Law Report: Prescription system for pensioners unlawful

Regina v Secretary of State for Health, ex parte Richardson; European Court of Justice, Luxembourg; 19 October 1995
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The Independent Online
The setting of different ages for exemption from prescription charges for men and women, to correspond with the different pensionable ages for men and women for granting pensions, was not allowed by Directive 79/7/EEC, which deals with the progressive implementation of the principle of equal treatment for men and women in matters of social security.

The European Court of Justice gave rulings on questions referred to it by the Queen's Bench Divisional Court.

Article 3(1) of Directive 79/7 provides:

This directive shall apply to (a) statutory schemes which provide protection against . . . sickness . . .

Article 7(1) provides:

This directive shall be without prejudice to the right of member states to exclude from its scope (a) the determination of pensionable age for the purposes of granting old-age and retirement pensions and the possible consequences thereof for other benefits . . .

The applicant, a retired man of 64 years, contended that he suffered discrimination on the ground of sex under regulation 6(1)(c) of the National Health Service (Charges for Drugs and Appliances) Regulations 1989 (SI no 419) which provides exemption from prescription charges for "a man who has attained the age of 65 years or a woman who has attained the age of 60 years". The Secretary of State contended that the prescription charges system and the exemptions from prescription charges were not matters covered by Council Directive 79/7 as defined in article 3(1), and that in any event the exemption for persons of pensionable age was excluded from its scope by article 7(1)(a).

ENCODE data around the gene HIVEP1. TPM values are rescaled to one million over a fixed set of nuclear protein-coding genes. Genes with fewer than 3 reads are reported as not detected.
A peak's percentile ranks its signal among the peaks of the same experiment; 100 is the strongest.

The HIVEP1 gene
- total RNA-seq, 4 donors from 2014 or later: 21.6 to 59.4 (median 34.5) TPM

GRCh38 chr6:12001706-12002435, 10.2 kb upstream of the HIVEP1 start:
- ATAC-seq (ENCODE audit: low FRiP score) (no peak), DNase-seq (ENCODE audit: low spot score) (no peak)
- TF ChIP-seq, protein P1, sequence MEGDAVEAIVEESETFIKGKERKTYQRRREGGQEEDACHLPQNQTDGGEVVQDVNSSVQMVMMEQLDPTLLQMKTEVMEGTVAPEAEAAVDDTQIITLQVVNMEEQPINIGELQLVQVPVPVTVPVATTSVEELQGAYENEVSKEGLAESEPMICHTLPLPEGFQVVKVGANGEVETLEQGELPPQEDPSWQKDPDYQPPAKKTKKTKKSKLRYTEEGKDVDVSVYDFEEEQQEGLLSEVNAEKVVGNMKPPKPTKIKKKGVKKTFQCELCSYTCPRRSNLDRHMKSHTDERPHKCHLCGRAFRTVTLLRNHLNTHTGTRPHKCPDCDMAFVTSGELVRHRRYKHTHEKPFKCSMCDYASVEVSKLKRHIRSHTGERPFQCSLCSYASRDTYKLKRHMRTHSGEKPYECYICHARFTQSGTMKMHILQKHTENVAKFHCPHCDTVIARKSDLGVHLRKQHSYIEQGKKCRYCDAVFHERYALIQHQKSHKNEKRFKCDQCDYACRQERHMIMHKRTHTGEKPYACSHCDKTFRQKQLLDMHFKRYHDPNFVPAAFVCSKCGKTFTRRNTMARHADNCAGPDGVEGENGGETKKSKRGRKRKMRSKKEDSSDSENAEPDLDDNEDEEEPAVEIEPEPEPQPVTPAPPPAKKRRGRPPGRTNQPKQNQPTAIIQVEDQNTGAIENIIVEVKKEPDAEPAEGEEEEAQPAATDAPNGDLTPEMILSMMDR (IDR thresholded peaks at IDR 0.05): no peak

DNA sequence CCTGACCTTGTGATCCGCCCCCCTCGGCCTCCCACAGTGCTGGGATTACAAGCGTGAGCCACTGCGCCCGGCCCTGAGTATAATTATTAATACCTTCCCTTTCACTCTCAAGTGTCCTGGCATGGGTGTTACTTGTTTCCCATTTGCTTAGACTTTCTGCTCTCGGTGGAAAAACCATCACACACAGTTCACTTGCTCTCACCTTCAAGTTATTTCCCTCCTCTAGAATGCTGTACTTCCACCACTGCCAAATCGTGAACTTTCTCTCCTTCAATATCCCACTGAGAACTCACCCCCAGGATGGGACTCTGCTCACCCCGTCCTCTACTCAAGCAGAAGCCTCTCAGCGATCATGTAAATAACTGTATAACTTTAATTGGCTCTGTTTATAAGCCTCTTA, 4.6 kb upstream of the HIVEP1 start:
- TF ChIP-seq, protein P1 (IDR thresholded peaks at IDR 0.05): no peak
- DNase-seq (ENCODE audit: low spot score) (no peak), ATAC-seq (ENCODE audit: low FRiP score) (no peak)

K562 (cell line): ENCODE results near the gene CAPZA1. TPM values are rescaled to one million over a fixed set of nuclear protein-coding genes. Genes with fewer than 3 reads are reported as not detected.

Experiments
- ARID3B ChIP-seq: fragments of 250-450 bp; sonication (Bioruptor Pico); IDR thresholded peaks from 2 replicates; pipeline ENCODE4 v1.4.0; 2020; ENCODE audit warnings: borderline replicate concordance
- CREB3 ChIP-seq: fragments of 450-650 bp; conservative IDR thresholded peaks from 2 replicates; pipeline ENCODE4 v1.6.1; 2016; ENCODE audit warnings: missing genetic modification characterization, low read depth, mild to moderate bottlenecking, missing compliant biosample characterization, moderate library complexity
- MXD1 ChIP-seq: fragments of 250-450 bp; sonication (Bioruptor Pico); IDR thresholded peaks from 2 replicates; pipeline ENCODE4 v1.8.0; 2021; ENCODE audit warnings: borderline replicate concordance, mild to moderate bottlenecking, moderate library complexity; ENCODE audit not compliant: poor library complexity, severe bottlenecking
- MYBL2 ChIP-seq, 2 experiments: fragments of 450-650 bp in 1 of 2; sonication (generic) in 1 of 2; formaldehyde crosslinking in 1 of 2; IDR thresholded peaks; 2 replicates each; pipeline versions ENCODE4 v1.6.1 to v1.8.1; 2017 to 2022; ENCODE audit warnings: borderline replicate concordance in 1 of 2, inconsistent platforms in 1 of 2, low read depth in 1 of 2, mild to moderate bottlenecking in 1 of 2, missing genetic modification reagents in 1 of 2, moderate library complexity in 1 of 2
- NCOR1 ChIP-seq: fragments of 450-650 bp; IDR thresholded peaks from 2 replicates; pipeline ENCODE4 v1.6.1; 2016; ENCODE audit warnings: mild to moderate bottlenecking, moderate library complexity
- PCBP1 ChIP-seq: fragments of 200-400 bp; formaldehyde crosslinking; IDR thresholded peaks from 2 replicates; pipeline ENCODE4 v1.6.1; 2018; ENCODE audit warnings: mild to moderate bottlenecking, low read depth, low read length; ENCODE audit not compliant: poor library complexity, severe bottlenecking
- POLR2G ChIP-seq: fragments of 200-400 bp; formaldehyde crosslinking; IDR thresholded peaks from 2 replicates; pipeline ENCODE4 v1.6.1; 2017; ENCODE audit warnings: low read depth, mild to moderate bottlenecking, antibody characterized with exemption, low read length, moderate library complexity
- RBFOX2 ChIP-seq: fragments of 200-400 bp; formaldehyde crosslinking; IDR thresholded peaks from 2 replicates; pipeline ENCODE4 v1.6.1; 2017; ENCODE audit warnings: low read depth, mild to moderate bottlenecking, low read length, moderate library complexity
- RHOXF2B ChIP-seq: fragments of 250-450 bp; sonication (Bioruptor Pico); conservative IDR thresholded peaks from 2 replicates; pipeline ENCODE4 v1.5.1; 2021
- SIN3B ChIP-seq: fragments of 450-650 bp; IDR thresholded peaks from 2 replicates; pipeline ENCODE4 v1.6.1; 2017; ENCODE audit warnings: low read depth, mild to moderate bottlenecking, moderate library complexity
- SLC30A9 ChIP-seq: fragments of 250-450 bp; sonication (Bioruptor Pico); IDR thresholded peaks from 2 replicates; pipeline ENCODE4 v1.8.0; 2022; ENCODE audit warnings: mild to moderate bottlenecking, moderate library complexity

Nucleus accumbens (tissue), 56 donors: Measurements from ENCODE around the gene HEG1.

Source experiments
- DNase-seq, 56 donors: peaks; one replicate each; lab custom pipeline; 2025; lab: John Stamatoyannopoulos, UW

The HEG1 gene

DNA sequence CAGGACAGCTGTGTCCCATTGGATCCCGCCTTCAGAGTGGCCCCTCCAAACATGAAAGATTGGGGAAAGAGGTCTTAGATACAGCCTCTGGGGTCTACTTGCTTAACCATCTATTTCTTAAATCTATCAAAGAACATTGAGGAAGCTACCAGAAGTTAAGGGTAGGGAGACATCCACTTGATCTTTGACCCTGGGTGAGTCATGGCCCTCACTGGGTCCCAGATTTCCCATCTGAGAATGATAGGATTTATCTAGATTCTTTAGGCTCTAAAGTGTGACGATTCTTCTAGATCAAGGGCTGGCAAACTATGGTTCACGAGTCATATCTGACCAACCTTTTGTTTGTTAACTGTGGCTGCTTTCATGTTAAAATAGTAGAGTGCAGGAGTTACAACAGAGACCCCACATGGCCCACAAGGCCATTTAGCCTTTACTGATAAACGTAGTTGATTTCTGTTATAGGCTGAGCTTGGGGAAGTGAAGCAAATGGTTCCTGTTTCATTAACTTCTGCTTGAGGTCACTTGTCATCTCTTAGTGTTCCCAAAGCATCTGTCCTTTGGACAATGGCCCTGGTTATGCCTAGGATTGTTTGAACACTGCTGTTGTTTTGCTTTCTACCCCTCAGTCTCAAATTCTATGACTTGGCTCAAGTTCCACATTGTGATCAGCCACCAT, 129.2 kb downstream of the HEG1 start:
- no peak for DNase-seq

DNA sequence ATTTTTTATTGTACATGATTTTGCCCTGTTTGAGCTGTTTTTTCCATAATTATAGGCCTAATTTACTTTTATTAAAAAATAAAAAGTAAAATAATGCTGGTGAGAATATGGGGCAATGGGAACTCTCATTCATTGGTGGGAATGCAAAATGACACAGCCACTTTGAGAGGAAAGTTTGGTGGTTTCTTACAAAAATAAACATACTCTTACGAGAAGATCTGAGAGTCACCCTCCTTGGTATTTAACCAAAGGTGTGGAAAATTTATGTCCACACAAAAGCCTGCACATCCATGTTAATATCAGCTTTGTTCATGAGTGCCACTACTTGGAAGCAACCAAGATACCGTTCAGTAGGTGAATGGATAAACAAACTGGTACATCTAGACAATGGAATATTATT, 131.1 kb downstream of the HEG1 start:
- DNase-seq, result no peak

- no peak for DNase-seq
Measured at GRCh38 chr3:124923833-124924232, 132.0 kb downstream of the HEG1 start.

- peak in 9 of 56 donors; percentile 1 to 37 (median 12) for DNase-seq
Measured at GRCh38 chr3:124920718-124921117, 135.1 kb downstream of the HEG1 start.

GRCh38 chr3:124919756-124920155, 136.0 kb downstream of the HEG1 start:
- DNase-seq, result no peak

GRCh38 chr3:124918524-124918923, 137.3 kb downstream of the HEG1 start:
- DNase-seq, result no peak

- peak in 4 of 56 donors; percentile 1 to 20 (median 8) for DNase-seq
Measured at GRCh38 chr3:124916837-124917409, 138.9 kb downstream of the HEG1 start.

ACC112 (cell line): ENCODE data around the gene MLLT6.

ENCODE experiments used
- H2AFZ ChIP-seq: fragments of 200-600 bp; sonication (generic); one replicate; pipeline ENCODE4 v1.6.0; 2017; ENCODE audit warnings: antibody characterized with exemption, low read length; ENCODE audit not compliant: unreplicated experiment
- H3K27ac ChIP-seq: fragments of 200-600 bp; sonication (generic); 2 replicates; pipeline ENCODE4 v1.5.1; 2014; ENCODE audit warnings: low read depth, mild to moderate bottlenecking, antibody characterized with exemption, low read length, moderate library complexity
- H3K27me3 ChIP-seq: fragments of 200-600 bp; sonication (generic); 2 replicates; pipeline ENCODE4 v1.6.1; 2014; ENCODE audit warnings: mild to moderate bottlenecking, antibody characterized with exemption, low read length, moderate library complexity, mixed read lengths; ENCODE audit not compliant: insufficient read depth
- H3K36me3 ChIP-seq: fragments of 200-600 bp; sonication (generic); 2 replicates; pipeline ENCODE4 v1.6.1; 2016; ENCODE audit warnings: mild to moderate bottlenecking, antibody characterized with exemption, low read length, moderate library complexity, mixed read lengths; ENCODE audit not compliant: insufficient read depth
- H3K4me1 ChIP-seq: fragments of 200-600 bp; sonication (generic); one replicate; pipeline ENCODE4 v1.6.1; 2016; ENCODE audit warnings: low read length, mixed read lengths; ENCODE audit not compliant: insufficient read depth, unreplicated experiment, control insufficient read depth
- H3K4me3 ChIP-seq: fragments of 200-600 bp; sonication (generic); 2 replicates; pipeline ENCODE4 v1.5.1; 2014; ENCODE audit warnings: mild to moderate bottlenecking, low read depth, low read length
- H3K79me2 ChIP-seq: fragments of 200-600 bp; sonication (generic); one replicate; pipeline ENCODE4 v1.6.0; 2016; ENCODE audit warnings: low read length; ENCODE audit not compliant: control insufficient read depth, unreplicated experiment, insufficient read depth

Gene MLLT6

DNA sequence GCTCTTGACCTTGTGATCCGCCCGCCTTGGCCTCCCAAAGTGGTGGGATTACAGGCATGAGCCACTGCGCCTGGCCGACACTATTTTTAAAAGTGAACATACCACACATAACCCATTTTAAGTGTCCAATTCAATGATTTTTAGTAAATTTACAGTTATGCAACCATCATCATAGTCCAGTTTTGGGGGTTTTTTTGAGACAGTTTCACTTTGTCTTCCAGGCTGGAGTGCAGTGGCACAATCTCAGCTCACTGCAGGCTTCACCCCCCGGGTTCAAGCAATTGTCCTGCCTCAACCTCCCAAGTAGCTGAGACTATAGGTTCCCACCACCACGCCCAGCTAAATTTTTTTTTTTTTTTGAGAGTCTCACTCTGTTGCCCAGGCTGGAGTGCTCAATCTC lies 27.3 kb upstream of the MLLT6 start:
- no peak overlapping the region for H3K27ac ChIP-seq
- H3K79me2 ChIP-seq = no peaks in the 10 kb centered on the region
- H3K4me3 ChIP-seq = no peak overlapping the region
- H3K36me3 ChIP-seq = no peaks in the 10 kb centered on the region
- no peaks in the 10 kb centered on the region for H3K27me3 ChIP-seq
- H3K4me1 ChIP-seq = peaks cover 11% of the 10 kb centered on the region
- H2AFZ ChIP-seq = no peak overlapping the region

The ECJ said that a benefit such as that provided for in regulation 6(1)(c) fulfilled the conditions for falling within the scope of Directive 79/7. First, being provided for by statute and implemented by regulation it formed part of a statutory scheme. Secondly, it afforded direct and effective protection against the risk of sickness referred to in article 3(1). In view of the fundamental importance of the principle of equal treatment and the aim of Directive 79/7, a system of benefits could not be excluded from the scope of the directive simply because it did not strictly form part of national social security rules. Article 3(1) was to be interpreted as meaning that a system such as that in regulation 6(1) exempting various categories of persons, in particular certain old people, from prescription charges fell within the scope of the directive.

A national rule such as regulation 6(1)(c) involved direct discrimination on the ground of sex and the age limits corresponded to the statutory pensionable ages for men and women in the United Kingdom for the grant of old-age and retirement pensions. Article 7(1)(a) of Directive 79/7 allowed member states to exclude from its scope not only the setting of pensionable ages but also the possible consequences thereof for other benefits.

The scope of the permitted derogation, defined by the words "possible consequences thereof for other benefits" contained in article 7(1)(a) was limited to forms of discrimination existing under the other benefit schemes which were necessarily and objectively linked to the difference in retirement age. That was so where the discrimination in question was objectively necessary in order to avoid disturbing the financial equilibrium of the social security system or to ensure coherence between the retirement pension scheme and other benefit schemes.

There was no evidence that changing the rules at issue would imperil the financial equilibrium of the social security system as a whole. The discrimination at issue was not objectively necessary to ensure coherence between the retirement pension system and the system provided for in regulation 6(1)(c). The form of discrimination at issue was not necessarily linked to the difference between the pensionable ages for men and for women and was not therefore covered by article 7(1)(a).

There was no factor to justify a derogation from the principle that a ruling on the interpretation of Community law took effect from the date on which the rule interpreted entered into force. There was no reason to limit the temporal effect of this judgment so that the direct effect of article 4(1) of Directive 79/7 might also be relied on to support claims for damages in respect of periods prior to the date of the judgment by persons who had not brought legal proceedings or made an equivalent claim prior to that date.

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